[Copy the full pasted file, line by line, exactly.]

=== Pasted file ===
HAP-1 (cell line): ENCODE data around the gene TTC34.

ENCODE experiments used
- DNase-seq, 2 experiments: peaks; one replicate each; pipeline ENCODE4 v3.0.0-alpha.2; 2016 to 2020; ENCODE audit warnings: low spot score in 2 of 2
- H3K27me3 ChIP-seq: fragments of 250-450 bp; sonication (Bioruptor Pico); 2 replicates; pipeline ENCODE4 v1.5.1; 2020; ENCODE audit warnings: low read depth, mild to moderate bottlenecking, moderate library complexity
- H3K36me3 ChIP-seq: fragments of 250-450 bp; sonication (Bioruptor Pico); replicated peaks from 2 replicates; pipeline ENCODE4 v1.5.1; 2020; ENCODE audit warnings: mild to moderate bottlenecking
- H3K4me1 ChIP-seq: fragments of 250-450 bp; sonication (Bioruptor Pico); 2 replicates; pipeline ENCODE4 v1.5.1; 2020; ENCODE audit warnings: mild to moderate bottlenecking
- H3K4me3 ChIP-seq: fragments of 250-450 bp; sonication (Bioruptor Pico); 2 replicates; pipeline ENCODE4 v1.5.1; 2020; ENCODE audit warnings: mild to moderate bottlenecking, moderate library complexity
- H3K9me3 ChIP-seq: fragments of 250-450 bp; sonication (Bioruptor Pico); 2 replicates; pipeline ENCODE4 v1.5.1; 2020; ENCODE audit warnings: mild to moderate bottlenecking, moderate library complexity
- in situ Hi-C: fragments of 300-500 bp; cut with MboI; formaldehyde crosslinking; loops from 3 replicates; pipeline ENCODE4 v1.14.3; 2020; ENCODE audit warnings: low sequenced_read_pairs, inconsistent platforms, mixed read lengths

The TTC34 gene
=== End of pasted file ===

HAP-1 (cell line): ENCODE data around the gene TTC34.

ENCODE experiments used
- DNase-seq, 2 experiments: peaks; one replicate each; pipeline ENCODE4 v3.0.0-alpha.2; 2016 to 2020; ENCODE audit warnings: low spot score in 2 of 2
- H3K27me3 ChIP-seq: fragments of 250-450 bp; sonication (Bioruptor Pico); 2 replicates; pipeline ENCODE4 v1.5.1; 2020; ENCODE audit warnings: low read depth, mild to moderate bottlenecking, moderate library complexity
- H3K36me3 ChIP-seq: fragments of 250-450 bp; sonication (Bioruptor Pico); replicated peaks from 2 replicates; pipeline ENCODE4 v1.5.1; 2020; ENCODE audit warnings: mild to moderate bottlenecking
- H3K4me1 ChIP-seq: fragments of 250-450 bp; sonication (Bioruptor Pico); 2 replicates; pipeline ENCODE4 v1.5.1; 2020; ENCODE audit warnings: mild to moderate bottlenecking
- H3K4me3 ChIP-seq: fragments of 250-450 bp; sonication (Bioruptor Pico); 2 replicates; pipeline ENCODE4 v1.5.1; 2020; ENCODE audit warnings: mild to moderate bottlenecking, moderate library complexity
- H3K9me3 ChIP-seq: fragments of 250-450 bp; sonication (Bioruptor Pico); 2 replicates; pipeline ENCODE4 v1.5.1; 2020; ENCODE audit warnings: mild to moderate bottlenecking, moderate library complexity
- in situ Hi-C: fragments of 300-500 bp; cut with MboI; formaldehyde crosslinking; loops from 3 replicates; pipeline ENCODE4 v1.14.3; 2020; ENCODE audit warnings: low sequenced_read_pairs, inconsistent platforms, mixed read lengths

The TTC34 gene